Debt repayments get easier for more textiles, steel firms
Nov 20 2012 , Mumbai
Loans worth Rs 1,07,400 crore restructured by 5 PSU banks
Of the total advances of Rs 16,52,300 crore by five leading state-owned banks, loans worth Rs 1,07,400 crore were restructured in Q2FY13, while total non-performing assets stood at Rs 78,300 crore. Nearly 30 per cent of exposure of the textiles sector and 17 per cent of the iron and steel sector have been either restructured or have slipped into non-performing loans, according to a Kotak Institutional Equities report.
Restructuring of advances is one of the important channels used by banks to contain the deterioration in asset quality caused by rising bad loans. Public sector banks have been actively resorting to restructuring their advances under the special dispensation scheme of the Reserve Bank of India (RBI) announced during 2008. The scheme enables banks to retain the status of standard accounts even after restructuring.
R K Bansal, executive director of IDBI Bank told FC, “In our case the highest amount of restructuring has happened in the steel sector. Also, there were many mid-corporate accounts that were restructured in the second half of the financial year.”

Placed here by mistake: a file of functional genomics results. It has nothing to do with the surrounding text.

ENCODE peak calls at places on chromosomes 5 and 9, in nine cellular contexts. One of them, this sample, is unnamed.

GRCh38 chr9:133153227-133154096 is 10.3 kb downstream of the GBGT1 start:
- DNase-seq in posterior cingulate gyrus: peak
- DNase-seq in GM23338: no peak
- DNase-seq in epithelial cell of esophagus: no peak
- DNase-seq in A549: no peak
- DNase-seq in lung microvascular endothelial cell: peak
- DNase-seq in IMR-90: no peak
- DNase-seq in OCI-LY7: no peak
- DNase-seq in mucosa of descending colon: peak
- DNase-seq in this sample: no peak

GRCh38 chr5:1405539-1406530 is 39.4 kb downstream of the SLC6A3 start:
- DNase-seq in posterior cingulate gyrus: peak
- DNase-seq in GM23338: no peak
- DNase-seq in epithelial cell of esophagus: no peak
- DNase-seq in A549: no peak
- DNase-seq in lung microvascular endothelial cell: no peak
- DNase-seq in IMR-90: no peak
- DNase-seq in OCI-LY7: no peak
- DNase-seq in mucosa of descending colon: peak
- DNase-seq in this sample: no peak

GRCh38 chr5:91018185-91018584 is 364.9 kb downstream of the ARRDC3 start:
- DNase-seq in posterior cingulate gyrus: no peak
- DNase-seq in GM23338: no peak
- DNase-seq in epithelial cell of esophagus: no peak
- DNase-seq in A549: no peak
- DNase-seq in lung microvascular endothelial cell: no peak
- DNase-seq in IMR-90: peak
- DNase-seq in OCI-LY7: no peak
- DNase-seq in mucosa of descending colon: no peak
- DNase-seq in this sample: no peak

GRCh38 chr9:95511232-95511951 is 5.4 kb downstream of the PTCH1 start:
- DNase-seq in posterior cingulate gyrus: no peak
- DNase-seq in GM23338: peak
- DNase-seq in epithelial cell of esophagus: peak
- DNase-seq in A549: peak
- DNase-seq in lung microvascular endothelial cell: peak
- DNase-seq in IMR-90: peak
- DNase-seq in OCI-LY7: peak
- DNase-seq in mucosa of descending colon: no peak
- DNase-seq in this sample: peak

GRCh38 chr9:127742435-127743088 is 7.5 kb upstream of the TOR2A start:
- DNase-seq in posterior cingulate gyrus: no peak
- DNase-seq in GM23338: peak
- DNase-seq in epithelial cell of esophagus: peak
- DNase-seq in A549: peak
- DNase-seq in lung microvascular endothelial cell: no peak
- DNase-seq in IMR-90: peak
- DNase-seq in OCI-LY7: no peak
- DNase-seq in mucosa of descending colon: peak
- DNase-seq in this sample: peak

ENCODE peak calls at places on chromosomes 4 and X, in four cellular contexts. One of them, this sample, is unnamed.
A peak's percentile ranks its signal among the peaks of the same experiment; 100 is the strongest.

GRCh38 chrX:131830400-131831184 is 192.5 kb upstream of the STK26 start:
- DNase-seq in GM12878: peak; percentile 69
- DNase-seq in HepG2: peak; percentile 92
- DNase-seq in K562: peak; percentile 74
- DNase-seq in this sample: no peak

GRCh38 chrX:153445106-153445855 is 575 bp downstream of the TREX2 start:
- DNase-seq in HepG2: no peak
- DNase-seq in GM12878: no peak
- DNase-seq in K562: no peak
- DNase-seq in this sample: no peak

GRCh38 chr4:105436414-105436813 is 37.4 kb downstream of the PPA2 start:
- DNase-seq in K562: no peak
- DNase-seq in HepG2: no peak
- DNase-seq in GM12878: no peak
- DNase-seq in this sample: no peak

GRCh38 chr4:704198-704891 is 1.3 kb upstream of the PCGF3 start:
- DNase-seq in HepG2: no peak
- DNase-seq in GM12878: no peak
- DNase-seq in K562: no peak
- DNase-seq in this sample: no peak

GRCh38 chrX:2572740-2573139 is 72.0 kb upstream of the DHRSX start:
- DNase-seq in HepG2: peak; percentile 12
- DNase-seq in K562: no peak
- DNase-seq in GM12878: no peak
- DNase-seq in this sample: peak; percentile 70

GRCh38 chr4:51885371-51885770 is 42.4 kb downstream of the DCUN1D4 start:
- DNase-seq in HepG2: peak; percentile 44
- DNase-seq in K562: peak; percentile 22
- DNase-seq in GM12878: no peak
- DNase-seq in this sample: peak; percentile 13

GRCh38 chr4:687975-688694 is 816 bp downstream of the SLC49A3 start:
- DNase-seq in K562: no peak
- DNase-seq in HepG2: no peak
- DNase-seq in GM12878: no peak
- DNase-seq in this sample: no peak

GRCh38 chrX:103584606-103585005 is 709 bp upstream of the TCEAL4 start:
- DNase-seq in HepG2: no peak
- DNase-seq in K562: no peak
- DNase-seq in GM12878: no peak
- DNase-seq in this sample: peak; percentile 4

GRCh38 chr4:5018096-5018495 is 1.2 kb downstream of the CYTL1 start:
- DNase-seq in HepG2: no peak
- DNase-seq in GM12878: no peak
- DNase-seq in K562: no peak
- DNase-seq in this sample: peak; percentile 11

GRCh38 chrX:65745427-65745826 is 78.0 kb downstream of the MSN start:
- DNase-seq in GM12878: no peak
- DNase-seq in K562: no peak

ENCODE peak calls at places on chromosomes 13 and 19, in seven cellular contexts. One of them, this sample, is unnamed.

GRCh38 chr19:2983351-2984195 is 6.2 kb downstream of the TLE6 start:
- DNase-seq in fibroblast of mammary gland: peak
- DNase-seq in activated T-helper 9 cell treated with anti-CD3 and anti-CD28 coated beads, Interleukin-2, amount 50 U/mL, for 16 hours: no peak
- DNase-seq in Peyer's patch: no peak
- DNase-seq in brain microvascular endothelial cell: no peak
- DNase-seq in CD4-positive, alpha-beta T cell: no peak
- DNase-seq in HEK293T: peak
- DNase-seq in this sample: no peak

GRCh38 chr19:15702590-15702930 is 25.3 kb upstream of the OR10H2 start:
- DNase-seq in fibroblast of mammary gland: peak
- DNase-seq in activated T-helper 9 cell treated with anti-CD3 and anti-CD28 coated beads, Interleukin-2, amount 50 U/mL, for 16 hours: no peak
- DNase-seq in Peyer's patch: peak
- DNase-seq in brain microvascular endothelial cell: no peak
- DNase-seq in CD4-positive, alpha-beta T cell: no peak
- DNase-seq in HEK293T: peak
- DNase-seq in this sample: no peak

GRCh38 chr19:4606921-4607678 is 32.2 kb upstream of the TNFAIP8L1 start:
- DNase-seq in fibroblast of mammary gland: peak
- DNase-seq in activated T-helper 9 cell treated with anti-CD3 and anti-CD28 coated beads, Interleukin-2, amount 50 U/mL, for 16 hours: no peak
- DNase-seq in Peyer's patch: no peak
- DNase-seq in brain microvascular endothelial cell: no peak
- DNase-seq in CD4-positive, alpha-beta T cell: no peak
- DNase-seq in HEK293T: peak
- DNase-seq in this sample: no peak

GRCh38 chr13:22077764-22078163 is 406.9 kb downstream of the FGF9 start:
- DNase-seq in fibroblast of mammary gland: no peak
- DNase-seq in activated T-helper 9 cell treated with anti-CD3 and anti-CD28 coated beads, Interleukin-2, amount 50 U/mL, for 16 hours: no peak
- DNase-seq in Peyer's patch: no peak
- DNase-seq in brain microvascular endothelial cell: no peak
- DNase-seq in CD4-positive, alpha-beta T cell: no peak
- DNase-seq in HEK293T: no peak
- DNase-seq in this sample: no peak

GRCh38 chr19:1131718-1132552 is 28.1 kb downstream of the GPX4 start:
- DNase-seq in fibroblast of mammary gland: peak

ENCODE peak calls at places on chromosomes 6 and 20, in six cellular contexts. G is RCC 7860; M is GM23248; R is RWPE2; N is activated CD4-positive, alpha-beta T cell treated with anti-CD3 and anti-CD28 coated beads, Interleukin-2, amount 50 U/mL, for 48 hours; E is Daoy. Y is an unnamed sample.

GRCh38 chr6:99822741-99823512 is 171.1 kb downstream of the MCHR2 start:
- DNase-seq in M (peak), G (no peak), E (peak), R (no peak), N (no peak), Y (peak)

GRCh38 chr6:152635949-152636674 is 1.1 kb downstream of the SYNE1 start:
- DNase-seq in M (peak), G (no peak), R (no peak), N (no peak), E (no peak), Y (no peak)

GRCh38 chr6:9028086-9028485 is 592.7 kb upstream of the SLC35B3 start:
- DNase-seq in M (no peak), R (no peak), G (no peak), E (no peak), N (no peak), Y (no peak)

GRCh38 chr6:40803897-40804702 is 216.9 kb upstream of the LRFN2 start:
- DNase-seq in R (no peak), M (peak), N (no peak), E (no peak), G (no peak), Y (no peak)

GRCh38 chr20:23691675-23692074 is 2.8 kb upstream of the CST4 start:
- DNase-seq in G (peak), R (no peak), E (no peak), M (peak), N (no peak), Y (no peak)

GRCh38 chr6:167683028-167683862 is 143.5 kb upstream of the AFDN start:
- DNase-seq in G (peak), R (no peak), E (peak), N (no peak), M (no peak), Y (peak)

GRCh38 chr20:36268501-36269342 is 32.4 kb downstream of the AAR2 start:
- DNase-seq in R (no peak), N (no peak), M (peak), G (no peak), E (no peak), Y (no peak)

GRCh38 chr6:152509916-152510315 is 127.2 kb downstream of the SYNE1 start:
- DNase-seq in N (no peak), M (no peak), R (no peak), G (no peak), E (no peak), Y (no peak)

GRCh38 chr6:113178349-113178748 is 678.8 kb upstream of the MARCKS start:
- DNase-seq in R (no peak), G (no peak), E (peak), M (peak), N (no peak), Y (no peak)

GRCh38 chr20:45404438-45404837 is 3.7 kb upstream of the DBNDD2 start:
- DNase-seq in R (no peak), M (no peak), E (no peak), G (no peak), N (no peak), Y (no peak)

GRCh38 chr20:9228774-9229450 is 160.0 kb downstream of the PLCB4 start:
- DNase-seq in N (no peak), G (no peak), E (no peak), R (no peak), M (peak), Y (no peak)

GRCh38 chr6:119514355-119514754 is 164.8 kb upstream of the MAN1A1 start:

K R Kamath, CMD, PNB said, “ The total restructured amount of Rs 1,424 crore in the textiles sector is around 20 per cent of the total textiles loans, but this is miniscule as our total advances stand at Rs 3,00,000 crore.”
Pratip Chaudhuri, chairman of State Bank of India (SBI), has said his bank had restructured Rs 4,694 crore loans in the July-September quarter. With this, the total outstanding restructured loan book of SBI stood at Rs 40,454 crore. He has also said that the bank expects to restructure Rs 3,000 crore to Rs 4,000 crore worth loans every quarter.
The Kotak report studied five leading public sector banks -- State Bank of India (SBI), Punjab National Bank (PNB), IDBI Bank, Indian Overseas Bank and Allahabad bank. While the total exposure to the textiles sector stood at Rs 61,300 crore, their total restructured assets were worth Rs 12,900 crore. Similarly, for the iron and steel sector, the total exposure of these banks was Rs 89,900 crore, while the total restructured assets stood at Rs 8,600 crore. The non-performing loans were Rs 5,900 crore for textiles and Rs 5,000 crore for iron and steel.
The steep rise in the gross non-performing assets (NPA) during the first half of the current financial year has been accompanied by considerable pickup in the growth of restructured advances, particularly by public sector banks. However, restructured loans saw the lowest increase of 30 basis points in recent quarters to six per cent of loans, as restructuring of large-ticket loans (state electricity boards and aviation companies) were completed in the April-June quarter. Outstanding portfolio of aviation companies and state electricity boards was around 30 per cent of restructured loans, said the Kotak report.